It is only reported by others that they said so. It is hearsay upon
hearsay, and I do not chose to rest my belief upon such evidence.

It is, however, not difficult to account for the credit that was given
to the story of Jesus Christ being the Son of God. He was born when the
heathen mythology had still some fashion and repute in the world, and
that mythology had prepared the people for the belief of such a story.
Almost all the extraordinary men that lived under the heathen mythology
were reputed to be the sons of some of their gods. It was not a new
thing at that time to believe a man to have been celestially begotten;
the intercourse of gods with women was then a matter of familiar
opinion. Their Jupiter, according to their accounts, had cohabited with
hundreds; the story therefore had nothing in it either new, wonderful,
or obscene; it was conformable to the opinions that then prevailed among
the people called Gentiles, or mythologists, and it was those people
only that believed it. The Jews, who had kept strictly to the belief of
one God, and no more, and who had always rejected the heathen mythology,
never credited the story.

It is curious to observe how the theory of what is called the Christian
Church, sprung out of the tail of the heathen mythology. A direct
incorporation took place in the first instance, by making the reputed
founder to be celestially begotten. The trinity of gods that then
followed was no other than a reduction of the former plurality, which
was about twenty or thirty thousand. The statue of Mary succeeded the
statue of Diana of Ephesus. The deification of heroes changed into the
canonization of saints. The Mythologists had gods for everything; the
Christian Mythologists had saints for everything. The church became as
crowded with the one, as the pantheon had been with the other; and Rome
was the place of both. The Christian theory is little else than the
idolatry of the ancient mythologists, accommodated to the purposes
of power and revenue; and it yet remains to reason and philosophy to
abolish the amphibious fraud.



CHAPTER III - CONCERNING THE CHARACTER OF JESUS CHRIST, AND HIS HISTORY.

NOTHING that is here said can apply, even with the most distant
disrespect, to the real character of Jesus Christ. He was a virtuous and
an amiable man. The morality that he preached and practiced was of the
most benevolent kind; and though similar systems of morality had been
preached by Confucius, and by some of the Greek philosophers, many years
before, by the Quakers since, and by many good men in all ages, it has
not been exceeded by any.

Jesus Christ wrote no account of himself, of his birth, parentage, or
anything else. Not a line of what is called the New Testament is of his
writing. The history of him is altogether the work of other people; and
as to the account given of his resurrection and ascension, it was the
necessary counterpart to the story of his birth. His historians, having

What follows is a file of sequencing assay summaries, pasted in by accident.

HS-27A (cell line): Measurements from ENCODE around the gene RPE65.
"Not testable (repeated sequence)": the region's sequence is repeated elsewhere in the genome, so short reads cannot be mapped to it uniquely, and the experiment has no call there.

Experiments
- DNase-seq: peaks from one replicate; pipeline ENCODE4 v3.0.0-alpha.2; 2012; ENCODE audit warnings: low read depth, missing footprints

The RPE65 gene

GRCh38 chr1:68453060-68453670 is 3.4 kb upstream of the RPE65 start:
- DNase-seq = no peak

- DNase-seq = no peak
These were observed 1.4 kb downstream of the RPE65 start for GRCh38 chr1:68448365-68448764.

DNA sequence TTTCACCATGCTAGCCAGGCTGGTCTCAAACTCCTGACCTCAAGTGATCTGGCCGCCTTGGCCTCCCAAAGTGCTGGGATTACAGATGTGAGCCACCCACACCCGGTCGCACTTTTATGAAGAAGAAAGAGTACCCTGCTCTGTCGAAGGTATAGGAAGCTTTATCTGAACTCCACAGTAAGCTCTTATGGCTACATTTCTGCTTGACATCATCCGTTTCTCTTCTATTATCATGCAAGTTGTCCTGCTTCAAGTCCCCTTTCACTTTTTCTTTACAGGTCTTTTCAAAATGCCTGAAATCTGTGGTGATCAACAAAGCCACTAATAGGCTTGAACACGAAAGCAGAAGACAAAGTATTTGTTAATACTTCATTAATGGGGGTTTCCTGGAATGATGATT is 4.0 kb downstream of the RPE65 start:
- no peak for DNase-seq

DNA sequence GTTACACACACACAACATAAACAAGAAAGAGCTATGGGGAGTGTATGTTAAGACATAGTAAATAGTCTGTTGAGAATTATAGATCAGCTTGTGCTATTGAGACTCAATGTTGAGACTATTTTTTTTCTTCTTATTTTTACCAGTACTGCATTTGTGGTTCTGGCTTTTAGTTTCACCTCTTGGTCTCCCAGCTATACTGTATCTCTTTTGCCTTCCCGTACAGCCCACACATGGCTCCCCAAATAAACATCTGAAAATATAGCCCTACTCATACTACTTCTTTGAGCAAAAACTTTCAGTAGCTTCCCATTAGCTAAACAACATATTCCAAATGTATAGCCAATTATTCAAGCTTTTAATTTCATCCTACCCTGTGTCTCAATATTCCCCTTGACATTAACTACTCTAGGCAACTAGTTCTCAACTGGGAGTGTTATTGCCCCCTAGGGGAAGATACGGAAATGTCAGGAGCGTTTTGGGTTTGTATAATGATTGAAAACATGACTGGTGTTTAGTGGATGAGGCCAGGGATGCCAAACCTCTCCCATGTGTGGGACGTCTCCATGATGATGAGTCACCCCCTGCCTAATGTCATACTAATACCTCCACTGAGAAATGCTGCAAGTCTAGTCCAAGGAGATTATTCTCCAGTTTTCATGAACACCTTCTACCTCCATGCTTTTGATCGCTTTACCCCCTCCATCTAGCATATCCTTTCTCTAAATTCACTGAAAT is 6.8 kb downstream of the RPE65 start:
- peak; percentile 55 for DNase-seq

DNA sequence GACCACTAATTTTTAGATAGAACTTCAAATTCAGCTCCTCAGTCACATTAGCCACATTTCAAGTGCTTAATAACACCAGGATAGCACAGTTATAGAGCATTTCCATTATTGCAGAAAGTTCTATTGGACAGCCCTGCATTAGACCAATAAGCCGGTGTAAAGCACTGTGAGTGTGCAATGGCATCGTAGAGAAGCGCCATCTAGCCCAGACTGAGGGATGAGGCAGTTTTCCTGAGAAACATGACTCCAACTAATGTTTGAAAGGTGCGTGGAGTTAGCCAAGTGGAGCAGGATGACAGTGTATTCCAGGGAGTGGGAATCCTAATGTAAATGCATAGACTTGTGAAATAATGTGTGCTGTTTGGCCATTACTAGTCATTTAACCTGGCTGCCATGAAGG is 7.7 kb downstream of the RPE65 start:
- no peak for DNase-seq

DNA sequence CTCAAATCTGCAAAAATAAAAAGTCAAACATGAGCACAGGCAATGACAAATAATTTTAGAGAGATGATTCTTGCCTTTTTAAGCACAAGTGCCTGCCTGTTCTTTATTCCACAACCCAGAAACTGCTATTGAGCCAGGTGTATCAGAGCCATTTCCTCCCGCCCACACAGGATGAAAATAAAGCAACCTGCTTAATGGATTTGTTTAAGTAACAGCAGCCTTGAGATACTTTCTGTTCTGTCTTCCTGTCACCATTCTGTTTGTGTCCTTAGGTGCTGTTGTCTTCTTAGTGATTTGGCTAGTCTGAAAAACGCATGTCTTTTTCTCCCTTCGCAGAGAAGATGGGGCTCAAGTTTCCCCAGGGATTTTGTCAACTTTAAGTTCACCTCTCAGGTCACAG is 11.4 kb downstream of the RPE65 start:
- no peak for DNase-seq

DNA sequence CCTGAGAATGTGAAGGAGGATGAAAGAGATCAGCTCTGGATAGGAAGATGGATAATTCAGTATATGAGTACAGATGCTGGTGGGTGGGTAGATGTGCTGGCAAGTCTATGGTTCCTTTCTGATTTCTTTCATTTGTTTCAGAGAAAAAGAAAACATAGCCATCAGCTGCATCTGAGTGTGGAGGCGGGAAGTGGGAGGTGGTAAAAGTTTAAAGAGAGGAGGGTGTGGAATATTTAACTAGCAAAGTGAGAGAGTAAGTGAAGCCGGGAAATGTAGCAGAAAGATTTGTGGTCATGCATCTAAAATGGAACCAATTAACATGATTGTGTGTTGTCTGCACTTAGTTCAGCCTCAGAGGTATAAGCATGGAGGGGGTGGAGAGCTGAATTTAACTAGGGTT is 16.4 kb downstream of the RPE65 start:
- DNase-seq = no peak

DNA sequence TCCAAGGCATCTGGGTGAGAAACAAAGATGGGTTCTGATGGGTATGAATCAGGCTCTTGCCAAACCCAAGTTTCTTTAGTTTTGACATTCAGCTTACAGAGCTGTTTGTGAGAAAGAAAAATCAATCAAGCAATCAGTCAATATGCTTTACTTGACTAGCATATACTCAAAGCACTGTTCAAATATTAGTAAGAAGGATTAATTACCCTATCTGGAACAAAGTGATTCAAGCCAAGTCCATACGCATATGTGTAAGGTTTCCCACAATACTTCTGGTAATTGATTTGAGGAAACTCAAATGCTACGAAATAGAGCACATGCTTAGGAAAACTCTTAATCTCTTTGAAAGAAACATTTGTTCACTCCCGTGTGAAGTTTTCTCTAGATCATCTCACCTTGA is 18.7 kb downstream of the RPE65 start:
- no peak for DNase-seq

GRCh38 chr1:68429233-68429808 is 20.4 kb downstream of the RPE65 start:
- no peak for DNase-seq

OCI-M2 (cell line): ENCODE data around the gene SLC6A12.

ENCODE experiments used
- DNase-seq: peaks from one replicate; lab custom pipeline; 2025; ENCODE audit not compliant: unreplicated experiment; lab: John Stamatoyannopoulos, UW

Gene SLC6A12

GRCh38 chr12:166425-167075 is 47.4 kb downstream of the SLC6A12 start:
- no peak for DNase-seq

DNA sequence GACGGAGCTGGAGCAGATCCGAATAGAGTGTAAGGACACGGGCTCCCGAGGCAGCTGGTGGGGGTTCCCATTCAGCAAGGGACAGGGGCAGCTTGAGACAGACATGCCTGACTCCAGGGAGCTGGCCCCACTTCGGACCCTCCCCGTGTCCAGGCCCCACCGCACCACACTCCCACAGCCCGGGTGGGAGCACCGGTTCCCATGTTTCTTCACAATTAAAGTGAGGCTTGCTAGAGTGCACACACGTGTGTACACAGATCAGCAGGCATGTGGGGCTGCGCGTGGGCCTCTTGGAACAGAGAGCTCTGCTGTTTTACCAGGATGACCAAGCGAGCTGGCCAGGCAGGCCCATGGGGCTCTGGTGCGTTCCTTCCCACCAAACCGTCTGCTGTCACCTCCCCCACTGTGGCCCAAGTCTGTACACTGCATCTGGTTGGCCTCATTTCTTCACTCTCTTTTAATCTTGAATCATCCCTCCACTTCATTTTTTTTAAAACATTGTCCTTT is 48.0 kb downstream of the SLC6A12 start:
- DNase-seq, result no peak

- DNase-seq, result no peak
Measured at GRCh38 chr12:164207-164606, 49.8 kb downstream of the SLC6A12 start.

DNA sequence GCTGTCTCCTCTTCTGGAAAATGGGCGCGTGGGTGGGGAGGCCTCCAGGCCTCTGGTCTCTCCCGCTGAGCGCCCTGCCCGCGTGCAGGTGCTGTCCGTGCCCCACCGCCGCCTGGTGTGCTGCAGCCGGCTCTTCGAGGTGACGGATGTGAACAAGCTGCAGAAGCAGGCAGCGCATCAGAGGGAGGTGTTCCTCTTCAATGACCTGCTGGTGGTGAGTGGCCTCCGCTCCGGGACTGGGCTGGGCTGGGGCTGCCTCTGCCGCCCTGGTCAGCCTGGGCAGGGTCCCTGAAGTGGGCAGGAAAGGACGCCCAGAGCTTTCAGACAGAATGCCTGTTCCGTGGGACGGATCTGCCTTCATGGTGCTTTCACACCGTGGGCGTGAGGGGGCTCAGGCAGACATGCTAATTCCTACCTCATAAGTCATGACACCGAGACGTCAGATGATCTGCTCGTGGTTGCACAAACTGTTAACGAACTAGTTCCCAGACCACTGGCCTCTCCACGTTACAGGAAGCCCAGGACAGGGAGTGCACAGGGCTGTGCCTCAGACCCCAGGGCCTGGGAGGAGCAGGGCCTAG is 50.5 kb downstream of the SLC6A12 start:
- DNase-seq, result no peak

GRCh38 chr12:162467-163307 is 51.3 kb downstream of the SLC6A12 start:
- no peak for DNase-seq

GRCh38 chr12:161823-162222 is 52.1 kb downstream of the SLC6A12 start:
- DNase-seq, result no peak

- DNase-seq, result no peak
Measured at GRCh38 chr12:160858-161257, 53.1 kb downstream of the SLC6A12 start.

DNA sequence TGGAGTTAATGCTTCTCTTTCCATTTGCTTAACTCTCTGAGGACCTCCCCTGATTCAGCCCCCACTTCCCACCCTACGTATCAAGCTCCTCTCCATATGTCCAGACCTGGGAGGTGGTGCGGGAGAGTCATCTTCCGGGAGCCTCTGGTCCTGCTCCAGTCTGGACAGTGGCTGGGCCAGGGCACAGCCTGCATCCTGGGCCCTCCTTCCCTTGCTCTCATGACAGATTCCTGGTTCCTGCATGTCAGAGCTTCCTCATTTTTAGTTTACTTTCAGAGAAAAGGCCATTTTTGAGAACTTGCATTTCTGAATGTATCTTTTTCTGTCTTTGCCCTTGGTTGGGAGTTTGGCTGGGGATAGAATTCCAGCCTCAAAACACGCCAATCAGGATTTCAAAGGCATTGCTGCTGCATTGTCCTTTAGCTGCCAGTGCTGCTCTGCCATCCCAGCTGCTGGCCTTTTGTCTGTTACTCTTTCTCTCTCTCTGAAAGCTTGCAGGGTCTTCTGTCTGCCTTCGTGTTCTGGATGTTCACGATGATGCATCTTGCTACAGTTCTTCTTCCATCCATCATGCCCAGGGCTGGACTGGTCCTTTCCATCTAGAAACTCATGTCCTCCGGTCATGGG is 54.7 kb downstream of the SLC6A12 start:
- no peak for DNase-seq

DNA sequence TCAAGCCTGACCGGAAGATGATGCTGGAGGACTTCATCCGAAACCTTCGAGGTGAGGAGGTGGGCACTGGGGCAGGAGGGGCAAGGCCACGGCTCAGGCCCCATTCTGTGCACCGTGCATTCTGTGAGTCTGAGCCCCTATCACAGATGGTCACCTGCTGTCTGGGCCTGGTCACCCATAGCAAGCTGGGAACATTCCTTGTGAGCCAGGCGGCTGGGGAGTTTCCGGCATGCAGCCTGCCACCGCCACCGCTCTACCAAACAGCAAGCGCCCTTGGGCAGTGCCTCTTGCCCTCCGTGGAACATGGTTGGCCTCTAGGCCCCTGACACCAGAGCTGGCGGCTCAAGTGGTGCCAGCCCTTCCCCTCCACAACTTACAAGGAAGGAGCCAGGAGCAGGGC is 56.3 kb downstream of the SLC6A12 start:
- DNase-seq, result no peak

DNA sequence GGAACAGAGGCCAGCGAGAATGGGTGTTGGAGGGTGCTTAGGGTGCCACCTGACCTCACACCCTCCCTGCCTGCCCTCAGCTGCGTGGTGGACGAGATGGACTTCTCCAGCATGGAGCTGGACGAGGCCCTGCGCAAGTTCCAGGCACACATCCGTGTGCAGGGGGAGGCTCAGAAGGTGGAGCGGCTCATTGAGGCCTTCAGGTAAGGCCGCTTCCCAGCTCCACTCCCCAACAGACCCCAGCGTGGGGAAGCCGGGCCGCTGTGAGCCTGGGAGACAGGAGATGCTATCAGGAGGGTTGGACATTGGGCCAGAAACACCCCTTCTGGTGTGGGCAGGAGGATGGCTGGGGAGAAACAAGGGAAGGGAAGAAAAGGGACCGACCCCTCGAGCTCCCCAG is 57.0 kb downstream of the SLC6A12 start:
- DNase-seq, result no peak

brought him into the world in a supernatural manner, were obliged to
take him out again in the same manner, or the first part of the story
must have fallen to the ground.

The wretched contrivance with which this latter part is told, exceeds
everything that went before it. The first part, that of the miraculous
conception, was not a thing that admitted of publicity; and therefore
the tellers of this part of the story had this advantage, that though
they might not be credited, they could not be detected. They could not
be expected to prove it, because it was not one of those things that
admitted of proof, and it was impossible that the person of whom it was
told could prove it himself.

But the resurrection of a dead person from the grave, and his ascension
through the air, is a thing very different, as to the evidence it admits
of, to the invisible conception of a child in the womb. The resurrection
and ascension, supposing them to have taken place, admitted of public
and ocular demonstration, like that of the ascension of a balloon, or
the sun at noon day, to all Jerusalem at least. A thing which everybody
is required to believe, requires that the proof and evidence of it
should be equal to all, and universal; and as the public visibility of
this last related act was the only evidence that could give sanction
to the former part, the whole of it falls to the ground, because that
evidence never was given. Instead of this, a small number of persons,
not more than eight or nine, are introduced as proxies for the whole
world, to say they saw it, and all the rest of the world are called
upon to believe it. But it appears that Thomas did not believe the
resurrection; and, as they say, would not believe without having ocular
and manual demonstration himself. So neither will I; and the reason is
equally as good for me, and for every other person, as for Thomas.

It is in vain to attempt to palliate or disguise this matter. The story,
so far as relates to the supernatural part, has every mark of fraud and
imposition stamped upon the face of it.